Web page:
Being Human – Series 2, Episode 2, Review

Being Human cast

The lives of our favourite supernatural flatmates descend deeper into turmoil in the second episode of [[Being Human (TV Series)|Being Human]]. An old friend of Mitchell’s needs his help when he murders his human companion. George and Mitchell get involved in trying to cover-up the crime, and when Nina finds out, this hurts her relationship with George even more.

Elsewhere, Annie’s developing relationship with Saul hits a rough patch when Terry Wogan begins talking to Saul through the television. I hate it when that happens.

Perhaps the best bit of gallows humour ever comes out in this episode when the hospital staff are examining the puncture marks on the dead man’s neck. Joking about a possible perp being a gay vampire – they speculate about “Count Spectacular” and the “Mince of Darkness”. Brilliant!

Meanwhile, Annie, George and Mitchell are being bugged by the sinister men from last week, in a storyline that’s worryingly close to ITV2’s Trinity series. Who are these shady characters who pressure-cooked a werewolf to death? Are they the last remaining descendants of Van Helsing?

Anyway, back to the episode – and Saul’s admission to Annie that he ‘died’ in a car accident. She’s shocked when he talks about the same corridor that she saw and is lured closer to him because of the shared experience. Saul continues to receive freaky messages through the TV, newspaper and radio, but takes them as a sign that Annie and him are meant to be together.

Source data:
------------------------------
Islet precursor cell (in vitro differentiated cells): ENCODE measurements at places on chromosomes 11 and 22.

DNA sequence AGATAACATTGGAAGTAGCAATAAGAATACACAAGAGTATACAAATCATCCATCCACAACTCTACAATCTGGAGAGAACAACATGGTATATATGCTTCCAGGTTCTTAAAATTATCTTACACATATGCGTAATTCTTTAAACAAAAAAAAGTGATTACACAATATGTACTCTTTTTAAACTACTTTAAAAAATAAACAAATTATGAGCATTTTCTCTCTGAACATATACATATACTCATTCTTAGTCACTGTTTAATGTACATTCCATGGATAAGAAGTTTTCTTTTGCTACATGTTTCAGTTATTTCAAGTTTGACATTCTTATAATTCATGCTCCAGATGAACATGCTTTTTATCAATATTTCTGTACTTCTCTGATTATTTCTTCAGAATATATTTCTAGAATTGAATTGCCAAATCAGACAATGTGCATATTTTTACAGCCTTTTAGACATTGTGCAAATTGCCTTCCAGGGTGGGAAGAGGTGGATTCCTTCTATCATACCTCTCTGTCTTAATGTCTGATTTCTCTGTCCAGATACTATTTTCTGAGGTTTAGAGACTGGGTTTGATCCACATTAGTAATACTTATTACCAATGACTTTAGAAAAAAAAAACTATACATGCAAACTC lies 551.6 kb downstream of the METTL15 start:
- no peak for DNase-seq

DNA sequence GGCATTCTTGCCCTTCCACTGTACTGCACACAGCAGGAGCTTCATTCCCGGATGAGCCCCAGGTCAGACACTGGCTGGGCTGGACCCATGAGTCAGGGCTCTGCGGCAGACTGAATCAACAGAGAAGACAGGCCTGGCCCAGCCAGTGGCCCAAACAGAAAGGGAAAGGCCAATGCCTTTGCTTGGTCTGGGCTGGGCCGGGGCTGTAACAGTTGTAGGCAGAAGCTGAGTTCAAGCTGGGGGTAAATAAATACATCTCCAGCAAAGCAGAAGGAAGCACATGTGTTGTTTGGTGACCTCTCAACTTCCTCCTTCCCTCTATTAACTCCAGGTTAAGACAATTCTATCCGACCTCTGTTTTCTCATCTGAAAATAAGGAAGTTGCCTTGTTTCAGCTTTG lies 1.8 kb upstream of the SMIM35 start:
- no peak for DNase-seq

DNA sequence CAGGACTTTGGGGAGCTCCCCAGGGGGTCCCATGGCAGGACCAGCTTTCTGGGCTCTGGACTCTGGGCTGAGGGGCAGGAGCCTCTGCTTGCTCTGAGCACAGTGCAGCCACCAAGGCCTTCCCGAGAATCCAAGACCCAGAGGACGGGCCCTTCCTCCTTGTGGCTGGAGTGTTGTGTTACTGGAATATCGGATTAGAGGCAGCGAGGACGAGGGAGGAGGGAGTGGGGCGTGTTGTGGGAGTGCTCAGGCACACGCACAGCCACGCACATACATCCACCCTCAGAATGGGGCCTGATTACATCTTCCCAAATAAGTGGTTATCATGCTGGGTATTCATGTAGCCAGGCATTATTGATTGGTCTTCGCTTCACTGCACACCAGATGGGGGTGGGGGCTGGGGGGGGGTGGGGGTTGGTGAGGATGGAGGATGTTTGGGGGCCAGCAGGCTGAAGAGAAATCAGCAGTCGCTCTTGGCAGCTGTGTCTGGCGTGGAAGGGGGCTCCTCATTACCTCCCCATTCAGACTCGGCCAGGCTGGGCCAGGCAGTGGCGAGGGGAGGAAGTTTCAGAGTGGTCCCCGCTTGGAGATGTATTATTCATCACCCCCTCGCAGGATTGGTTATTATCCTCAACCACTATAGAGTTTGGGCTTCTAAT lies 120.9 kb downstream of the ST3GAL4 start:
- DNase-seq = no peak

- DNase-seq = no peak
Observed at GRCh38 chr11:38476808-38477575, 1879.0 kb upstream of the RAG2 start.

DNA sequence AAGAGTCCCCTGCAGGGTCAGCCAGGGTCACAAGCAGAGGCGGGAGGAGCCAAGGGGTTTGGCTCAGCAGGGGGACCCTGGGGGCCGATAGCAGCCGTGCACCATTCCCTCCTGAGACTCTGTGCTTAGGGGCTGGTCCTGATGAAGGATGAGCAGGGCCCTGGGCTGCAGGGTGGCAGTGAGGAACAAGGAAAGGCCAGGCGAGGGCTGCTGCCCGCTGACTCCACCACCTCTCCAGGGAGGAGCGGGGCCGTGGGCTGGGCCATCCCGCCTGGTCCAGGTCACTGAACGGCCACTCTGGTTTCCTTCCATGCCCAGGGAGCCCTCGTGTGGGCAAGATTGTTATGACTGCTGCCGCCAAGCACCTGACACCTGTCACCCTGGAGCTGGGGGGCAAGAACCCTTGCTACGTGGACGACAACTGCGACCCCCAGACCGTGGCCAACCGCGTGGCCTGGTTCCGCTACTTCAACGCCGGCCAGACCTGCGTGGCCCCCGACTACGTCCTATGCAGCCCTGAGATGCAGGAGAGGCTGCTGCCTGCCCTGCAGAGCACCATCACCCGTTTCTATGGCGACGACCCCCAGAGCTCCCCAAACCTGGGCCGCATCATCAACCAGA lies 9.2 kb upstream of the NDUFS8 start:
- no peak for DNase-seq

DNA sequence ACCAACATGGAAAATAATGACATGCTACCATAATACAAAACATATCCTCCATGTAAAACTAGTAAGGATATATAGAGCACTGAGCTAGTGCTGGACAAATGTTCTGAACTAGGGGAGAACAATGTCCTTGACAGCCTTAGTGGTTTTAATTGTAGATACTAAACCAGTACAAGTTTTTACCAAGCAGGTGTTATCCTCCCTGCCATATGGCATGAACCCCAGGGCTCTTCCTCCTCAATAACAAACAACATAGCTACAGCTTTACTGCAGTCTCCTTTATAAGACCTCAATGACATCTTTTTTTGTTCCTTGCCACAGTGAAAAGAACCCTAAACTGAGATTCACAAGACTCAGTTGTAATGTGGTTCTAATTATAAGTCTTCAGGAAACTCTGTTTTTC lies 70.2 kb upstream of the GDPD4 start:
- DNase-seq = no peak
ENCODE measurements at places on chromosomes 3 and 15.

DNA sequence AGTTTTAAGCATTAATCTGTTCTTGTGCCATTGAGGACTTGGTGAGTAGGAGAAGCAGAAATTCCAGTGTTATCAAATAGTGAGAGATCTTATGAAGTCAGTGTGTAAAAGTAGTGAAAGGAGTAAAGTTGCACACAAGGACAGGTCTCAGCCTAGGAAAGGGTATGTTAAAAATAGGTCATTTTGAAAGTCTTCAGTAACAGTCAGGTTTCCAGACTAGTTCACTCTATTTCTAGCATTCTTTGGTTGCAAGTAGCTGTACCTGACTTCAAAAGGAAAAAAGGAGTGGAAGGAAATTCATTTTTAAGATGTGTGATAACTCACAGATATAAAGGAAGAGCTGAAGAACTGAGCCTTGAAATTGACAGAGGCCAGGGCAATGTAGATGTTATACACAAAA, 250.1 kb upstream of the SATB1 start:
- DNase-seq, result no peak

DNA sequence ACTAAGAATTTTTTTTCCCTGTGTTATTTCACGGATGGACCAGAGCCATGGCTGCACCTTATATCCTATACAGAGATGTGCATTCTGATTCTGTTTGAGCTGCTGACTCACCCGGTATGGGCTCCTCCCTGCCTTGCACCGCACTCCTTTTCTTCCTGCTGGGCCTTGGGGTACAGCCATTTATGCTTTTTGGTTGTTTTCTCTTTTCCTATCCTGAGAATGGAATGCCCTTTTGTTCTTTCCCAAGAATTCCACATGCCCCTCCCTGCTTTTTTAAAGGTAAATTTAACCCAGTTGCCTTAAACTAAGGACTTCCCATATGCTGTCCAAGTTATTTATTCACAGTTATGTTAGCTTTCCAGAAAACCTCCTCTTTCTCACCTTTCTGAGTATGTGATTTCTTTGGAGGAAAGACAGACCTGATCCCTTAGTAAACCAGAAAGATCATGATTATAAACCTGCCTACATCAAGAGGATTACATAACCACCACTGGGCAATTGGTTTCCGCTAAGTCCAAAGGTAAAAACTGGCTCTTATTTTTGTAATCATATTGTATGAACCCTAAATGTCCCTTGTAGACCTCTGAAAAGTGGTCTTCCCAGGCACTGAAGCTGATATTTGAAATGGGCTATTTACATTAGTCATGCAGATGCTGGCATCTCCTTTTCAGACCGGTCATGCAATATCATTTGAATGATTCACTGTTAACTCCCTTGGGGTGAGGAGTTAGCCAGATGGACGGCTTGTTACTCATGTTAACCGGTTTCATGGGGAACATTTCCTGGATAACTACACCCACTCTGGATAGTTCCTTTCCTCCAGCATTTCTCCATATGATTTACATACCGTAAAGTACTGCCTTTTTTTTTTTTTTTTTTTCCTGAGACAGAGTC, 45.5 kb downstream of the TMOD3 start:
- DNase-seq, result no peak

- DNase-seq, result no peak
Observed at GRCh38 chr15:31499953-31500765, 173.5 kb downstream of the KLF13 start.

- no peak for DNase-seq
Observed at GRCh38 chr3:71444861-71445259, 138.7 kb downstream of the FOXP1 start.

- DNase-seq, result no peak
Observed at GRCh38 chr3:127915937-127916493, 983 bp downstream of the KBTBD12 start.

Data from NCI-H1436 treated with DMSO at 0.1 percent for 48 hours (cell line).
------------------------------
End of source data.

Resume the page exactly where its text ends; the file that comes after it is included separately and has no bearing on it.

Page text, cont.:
Things come to a head when Saul comes on too strong with Annie in his apartment, but scares her. She suddenly dematerialises, and Saul’s TV persuades him to go out driving while drunk. He turns up later at the hospital, smashed up. When Annie comes to visit him, he dies and his ghost tries to capture her and force her into the mysterious corridor. Clearly, some higher power is after Annie, but why is she so important?

Mitchell gives refuge to his friend Carl after the death of his partner Paul. His friend at the hospital unknowingly gives him information about the dead man, and he works to cover it up. He has no help from the coronor, who used to cover for the vampires, but refuses to do it anymore.

Ivan helps to get Carl out of the country, but warns Mitchell that the vampire world is about to implode – that the vampires can’t reveal themselves, but they can’t remain in hiding much longer. Ivan and Carl driving off listening to Kate Bush is one helluva surreal moment, I don’t care what type of series this is!

If I’m honest, this episode was jam-packed with action, almost to the point of being confusing. The longer format episode allows the writers to build in much more, but sometimes it’s harder to keep up with.

Still, the quality of Being Human is our attachment to the main characters. We care about Annie, Mitchell and George, even when George is being vile to Nina. When Saul is trying to drag Annie into the mysterious corridor, we’re truly terrified for her. And there are always plenty of cliff-hangers to keep us coming back:

  • Why is Annie suddenly invisible again?
  • Will there be another attempt to snatch her from limbo?
  • What’s going down with the vampires?
  • Will George be drawn to Daisy now that Nina’s gone?
  • Since Nina feels the others have “gone native”, will she be willing to sell the others out to the mysterious man who met her on the bridge?

So far though, the second series of Being Human is exceedingly dark. Much more than the first. The ‘enemy’ is visible to us, but never to the flatmates, which leaves us tensely watching, waiting to find out if the threat will materialise slowly, or suddenly.

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